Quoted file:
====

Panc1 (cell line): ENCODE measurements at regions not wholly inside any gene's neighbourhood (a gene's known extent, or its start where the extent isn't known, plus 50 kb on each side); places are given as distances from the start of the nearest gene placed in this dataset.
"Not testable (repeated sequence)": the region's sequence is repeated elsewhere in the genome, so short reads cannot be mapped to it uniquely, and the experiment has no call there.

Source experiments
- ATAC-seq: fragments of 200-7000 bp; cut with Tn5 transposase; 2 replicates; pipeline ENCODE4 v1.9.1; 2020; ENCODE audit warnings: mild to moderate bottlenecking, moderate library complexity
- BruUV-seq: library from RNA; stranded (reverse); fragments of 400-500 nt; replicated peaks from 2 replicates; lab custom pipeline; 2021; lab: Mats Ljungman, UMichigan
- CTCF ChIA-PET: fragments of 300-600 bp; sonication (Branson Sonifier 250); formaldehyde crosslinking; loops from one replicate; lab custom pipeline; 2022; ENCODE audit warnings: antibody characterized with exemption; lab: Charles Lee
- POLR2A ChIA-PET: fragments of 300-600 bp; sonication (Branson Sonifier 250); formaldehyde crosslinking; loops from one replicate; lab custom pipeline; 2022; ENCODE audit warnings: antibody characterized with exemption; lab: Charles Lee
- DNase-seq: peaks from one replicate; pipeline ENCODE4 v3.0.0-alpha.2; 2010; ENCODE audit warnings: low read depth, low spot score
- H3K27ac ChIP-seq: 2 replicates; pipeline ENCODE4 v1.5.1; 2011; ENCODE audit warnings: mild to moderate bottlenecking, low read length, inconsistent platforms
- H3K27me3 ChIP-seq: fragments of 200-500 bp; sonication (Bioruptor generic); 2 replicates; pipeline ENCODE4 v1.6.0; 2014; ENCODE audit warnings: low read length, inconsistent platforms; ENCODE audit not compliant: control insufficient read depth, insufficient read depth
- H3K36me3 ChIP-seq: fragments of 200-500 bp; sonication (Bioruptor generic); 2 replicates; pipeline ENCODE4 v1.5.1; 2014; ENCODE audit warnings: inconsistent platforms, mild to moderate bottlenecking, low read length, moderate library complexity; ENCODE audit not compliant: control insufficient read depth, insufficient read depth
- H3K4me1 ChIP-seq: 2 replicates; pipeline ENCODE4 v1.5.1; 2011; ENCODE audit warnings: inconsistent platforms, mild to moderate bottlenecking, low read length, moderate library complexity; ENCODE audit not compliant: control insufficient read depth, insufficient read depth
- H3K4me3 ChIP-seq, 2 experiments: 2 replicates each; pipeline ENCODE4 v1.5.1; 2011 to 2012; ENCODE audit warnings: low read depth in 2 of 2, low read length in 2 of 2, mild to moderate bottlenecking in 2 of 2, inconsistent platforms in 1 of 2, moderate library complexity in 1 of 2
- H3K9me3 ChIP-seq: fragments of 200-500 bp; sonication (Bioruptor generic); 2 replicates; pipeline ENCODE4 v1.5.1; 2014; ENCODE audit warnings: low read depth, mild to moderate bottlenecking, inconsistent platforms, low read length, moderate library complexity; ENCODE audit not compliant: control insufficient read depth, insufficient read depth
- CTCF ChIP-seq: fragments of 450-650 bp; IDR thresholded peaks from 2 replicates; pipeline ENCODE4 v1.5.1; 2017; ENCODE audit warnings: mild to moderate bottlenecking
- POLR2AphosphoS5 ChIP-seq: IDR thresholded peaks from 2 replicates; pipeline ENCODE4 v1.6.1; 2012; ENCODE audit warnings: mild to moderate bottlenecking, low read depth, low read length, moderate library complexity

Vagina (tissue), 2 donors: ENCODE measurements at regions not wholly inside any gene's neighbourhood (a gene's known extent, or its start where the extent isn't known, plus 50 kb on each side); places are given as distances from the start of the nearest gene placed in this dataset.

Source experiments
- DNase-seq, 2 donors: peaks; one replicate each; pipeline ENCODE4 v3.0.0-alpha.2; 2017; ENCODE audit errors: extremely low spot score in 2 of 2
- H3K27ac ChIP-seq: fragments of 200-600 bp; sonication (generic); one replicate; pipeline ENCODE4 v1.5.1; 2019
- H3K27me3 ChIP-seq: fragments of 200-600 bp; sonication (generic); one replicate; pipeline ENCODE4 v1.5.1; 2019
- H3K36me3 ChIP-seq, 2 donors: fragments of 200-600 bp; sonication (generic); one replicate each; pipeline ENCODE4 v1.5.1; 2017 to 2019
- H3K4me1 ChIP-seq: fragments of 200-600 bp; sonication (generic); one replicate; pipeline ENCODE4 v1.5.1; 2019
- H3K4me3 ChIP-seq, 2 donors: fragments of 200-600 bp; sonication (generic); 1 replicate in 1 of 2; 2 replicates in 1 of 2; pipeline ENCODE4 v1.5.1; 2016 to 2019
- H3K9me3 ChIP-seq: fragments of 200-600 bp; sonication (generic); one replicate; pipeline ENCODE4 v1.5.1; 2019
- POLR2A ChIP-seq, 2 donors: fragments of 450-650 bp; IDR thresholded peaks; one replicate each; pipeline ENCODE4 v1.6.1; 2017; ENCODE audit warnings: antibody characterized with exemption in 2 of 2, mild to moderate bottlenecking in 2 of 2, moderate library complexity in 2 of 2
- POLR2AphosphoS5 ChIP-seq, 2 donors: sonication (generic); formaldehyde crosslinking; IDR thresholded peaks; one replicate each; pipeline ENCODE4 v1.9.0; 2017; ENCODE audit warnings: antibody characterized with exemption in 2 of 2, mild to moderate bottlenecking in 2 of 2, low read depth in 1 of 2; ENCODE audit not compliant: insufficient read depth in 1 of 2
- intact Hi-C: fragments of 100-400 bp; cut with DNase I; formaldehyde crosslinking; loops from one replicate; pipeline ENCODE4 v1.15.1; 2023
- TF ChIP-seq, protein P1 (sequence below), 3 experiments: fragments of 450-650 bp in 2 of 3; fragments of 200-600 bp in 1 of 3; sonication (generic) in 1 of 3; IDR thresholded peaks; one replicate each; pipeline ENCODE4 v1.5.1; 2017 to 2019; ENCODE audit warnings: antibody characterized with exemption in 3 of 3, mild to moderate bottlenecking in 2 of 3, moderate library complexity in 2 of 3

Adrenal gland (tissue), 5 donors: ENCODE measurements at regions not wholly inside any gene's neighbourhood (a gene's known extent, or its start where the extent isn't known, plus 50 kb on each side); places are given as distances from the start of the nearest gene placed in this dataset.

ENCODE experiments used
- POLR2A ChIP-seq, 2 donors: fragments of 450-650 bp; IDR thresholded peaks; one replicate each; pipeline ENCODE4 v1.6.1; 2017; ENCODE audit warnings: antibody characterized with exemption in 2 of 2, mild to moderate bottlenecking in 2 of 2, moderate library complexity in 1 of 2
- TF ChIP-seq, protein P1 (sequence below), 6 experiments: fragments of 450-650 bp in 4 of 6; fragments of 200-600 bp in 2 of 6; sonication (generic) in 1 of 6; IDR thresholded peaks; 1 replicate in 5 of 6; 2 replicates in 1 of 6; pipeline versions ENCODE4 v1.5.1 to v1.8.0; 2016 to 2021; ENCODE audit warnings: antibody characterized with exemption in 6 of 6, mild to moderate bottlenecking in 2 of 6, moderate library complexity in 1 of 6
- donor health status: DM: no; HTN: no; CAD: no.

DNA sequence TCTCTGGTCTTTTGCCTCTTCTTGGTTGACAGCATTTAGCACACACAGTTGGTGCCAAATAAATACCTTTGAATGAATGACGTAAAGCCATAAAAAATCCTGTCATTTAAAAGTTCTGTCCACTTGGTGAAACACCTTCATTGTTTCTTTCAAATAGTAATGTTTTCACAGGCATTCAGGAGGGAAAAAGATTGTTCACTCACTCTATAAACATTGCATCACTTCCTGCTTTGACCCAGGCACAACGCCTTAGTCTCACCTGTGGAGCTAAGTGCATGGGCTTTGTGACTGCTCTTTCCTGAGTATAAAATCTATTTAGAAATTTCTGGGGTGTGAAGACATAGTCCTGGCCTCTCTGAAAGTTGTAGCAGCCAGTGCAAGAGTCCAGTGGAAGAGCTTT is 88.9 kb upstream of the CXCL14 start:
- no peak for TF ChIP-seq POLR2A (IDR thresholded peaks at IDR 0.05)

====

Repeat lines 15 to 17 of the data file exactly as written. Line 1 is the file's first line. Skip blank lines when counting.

- CTCF ChIP-seq: fragments of 450-650 bp; IDR thresholded peaks from 2 replicates; pipeline ENCODE4 v1.5.1; 2017; ENCODE audit warnings: mild to moderate bottlenecking
- POLR2AphosphoS5 ChIP-seq: IDR thresholded peaks from 2 replicates; pipeline ENCODE4 v1.6.1; 2012; ENCODE audit warnings: mild to moderate bottlenecking, low read depth, low read length, moderate library complexity

Vagina (tissue), 2 donors: ENCODE measurements at regions not wholly inside any gene's neighbourhood (a gene's known extent, or its start where the extent isn't known, plus 50 kb on each side); places are given as distances from the start of the nearest gene placed in this dataset.